Understanding the Fibromyalgia Diagnosis Process
Fibromyalgia (FM) is a disorder that starts in the brain. The pain responses in people with this condition are overly sensitive and react more strongly to pain stimuli. The symptoms include widespread pain all over the body and can also cause mood and sleep problems for patients. But, since these are all symptomatic of other diseases and disorders, and because the symptoms are not always consistent, fibromyalgia often can be misdiagnosed, which makes the road for these patients long, painful, and isolating. While doctors usually rely on a grouping of symptoms to reach a proper diagnosis, there is also a blood test that is used to confirm the disorder, called FM/a.
Fibromyalgia is a medical condition that begins in the brain and whose symptoms include pain spread all throughout the body, leading to trouble sleeping and changes in mood. Since the symptoms are not consistent and can vary from person to person, often, this medical condition is misdiagnosed. Most of the time, doctors prefer to rely on a grouping of the symptoms to reach a proper diagnosis, but there is a blood test that can be done to confirm this disorder, known as FM/a.
Not every individual who has pain in the body has fibromyalgia. However, those who suspect their pain is due to this disease should visit a rheumatologist who can correctly verify the presence of the disease and at the same time eliminate the possibility of any other disease as well. The main issue in the diagnosis of fibromyalgia is that the symptoms tend to mimic other medical conditions. The pain itself is known to be categorized into various groups such as nociceptive pain, inflammatory pain, and neuropathic pain. Certain guidelines have been set up as well as specific tests to diagnose this condition. The baseline of these tests involves the spread of pain throughout the entire body, which is continuous and lasts for a minimum of three months. This pain is known to affect both sides of the body as well as below and above the waist region. It is also necessary to carry out tests on these tender regions or points. This is done by applying pressure on certain parts of the body to see if there is any kind of reaction felt. Currently, there are about eighteen tender points known to be linked with this medical condition, and they are also located at the four quadrants of the body. One of the main hurdles in the diagnosis of the pain is that it is not always persistent for a period of three months and in all regions; it can come and go. Doctors can also recommend to carry out a blood test to identify certain markers that are known to be produced by the immune system in individuals suffering from FM. They can carry out a CBC as well to measure the patient’s red blood cell, white blood cell, platelet, and hemoglobin counts. This is done to rule out the possibility of another medical condition. A red cell segmentation rate can also be done to get an index of the level of inflammation present in the body.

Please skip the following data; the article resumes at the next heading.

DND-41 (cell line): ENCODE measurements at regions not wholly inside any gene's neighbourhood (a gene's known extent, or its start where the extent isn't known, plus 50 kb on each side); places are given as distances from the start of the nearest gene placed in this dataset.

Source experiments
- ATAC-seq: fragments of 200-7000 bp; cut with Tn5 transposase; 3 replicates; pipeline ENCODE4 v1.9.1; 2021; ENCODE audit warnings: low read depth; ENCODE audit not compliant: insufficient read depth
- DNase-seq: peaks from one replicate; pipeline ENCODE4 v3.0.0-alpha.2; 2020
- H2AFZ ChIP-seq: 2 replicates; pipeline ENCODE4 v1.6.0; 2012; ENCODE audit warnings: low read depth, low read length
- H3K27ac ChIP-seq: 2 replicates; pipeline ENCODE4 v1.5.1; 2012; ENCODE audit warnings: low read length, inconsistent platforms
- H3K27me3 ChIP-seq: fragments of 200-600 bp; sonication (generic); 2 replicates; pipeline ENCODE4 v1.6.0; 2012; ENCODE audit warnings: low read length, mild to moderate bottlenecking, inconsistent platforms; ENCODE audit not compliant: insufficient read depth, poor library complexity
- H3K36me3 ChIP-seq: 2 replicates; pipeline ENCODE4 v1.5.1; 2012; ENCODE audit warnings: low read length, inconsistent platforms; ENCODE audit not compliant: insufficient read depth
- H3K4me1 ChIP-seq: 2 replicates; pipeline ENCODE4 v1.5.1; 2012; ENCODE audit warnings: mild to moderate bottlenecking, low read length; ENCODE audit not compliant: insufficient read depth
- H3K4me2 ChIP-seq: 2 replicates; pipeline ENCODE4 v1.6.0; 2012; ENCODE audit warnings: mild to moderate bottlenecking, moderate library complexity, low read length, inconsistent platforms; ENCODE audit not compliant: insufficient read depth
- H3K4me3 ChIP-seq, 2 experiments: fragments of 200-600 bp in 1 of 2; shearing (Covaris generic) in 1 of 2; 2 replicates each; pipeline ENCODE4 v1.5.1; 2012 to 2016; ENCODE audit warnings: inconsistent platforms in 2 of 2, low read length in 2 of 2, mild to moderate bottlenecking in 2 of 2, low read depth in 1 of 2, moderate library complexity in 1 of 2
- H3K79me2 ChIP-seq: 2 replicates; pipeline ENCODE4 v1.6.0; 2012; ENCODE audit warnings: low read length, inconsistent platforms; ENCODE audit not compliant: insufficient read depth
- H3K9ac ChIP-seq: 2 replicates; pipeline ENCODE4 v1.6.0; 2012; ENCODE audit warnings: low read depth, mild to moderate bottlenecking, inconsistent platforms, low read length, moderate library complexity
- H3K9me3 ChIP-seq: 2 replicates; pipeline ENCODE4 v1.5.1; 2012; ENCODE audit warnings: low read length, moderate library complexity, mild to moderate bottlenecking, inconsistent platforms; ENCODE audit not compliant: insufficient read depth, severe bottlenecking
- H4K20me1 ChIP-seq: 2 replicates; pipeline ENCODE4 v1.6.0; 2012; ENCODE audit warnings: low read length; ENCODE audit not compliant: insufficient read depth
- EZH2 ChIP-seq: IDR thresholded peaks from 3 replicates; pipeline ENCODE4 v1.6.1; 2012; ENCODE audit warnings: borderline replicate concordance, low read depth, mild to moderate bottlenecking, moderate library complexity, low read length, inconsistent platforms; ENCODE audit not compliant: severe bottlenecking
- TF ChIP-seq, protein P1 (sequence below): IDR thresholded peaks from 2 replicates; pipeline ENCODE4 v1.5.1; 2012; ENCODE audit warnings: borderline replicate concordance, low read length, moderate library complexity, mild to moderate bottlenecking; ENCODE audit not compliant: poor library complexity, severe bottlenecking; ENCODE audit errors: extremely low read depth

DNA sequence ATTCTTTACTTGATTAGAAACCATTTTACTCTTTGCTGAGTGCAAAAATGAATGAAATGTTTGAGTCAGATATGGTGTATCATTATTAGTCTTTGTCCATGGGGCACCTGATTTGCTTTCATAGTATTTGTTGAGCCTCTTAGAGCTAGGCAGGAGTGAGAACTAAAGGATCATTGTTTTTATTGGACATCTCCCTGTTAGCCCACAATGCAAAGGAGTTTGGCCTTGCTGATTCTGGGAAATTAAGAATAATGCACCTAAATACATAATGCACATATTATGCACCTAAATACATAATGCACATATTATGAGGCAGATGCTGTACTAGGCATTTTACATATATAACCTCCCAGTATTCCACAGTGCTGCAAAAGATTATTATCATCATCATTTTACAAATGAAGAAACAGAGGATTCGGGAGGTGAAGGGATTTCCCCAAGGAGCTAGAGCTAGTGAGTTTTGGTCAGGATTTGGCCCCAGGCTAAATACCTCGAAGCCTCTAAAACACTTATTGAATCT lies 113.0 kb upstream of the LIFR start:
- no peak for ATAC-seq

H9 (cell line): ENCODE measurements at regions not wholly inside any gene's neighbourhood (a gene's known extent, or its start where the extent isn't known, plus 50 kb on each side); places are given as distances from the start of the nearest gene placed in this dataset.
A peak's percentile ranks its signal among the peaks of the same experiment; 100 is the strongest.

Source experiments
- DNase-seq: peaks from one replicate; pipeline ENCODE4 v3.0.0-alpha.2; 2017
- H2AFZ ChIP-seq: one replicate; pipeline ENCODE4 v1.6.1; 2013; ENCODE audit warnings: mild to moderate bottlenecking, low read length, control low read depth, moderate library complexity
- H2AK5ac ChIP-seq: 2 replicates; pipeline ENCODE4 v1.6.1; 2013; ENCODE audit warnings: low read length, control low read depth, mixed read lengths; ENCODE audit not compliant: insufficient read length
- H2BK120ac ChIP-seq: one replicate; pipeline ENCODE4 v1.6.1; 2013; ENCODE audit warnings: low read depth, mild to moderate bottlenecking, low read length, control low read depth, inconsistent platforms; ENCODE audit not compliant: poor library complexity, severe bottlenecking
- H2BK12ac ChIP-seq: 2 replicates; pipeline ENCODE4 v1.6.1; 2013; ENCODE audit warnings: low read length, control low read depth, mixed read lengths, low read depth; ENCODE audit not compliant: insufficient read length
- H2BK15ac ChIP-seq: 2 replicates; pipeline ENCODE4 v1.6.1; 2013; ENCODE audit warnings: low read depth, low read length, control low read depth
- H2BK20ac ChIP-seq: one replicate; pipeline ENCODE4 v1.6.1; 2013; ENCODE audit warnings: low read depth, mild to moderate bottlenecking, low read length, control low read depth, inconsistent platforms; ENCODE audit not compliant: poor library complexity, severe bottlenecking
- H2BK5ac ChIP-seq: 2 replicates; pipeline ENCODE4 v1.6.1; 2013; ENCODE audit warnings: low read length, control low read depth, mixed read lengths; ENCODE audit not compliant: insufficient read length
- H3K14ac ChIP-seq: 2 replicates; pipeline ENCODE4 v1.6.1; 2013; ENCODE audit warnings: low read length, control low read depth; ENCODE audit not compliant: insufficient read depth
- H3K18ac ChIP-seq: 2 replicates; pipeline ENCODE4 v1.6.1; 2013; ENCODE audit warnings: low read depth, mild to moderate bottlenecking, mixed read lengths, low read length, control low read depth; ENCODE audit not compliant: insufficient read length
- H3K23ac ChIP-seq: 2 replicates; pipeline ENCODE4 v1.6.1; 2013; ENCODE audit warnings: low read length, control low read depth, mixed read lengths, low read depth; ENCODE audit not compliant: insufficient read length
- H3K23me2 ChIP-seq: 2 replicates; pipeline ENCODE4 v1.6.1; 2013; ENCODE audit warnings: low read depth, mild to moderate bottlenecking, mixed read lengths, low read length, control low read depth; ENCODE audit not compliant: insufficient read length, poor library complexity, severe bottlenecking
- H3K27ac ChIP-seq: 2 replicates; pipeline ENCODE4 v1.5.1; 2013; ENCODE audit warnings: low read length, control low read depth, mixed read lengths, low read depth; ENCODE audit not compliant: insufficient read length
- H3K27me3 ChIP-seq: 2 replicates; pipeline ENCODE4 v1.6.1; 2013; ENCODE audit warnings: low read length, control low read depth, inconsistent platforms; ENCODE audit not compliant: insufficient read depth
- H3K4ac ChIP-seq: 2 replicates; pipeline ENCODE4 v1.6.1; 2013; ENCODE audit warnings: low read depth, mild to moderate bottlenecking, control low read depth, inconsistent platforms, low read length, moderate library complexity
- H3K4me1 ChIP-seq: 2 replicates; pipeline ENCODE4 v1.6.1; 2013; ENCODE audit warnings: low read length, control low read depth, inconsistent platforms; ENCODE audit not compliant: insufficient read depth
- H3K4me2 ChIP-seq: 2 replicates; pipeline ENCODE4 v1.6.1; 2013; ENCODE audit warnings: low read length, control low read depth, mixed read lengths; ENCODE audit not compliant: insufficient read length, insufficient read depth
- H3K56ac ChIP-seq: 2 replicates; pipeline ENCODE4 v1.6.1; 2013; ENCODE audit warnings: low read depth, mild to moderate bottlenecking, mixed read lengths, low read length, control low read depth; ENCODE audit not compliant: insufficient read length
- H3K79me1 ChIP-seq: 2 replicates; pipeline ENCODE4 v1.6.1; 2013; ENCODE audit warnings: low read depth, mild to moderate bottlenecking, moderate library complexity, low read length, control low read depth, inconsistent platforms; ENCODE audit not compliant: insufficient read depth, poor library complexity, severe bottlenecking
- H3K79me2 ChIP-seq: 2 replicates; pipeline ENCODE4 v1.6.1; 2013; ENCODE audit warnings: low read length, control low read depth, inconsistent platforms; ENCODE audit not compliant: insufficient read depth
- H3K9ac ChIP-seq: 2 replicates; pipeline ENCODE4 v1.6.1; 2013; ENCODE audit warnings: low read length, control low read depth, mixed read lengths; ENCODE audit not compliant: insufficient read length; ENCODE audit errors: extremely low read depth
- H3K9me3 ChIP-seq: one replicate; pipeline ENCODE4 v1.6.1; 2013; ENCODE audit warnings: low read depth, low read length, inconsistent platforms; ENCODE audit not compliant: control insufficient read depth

FM is not an easy disease to diagnose, but there has been a great deal of research in the past few decades in this field to better understand the disease, new ways of diagnosis, methods for treating the disease, and gaining acceptance of the legitimacy of fibromyalgia as well.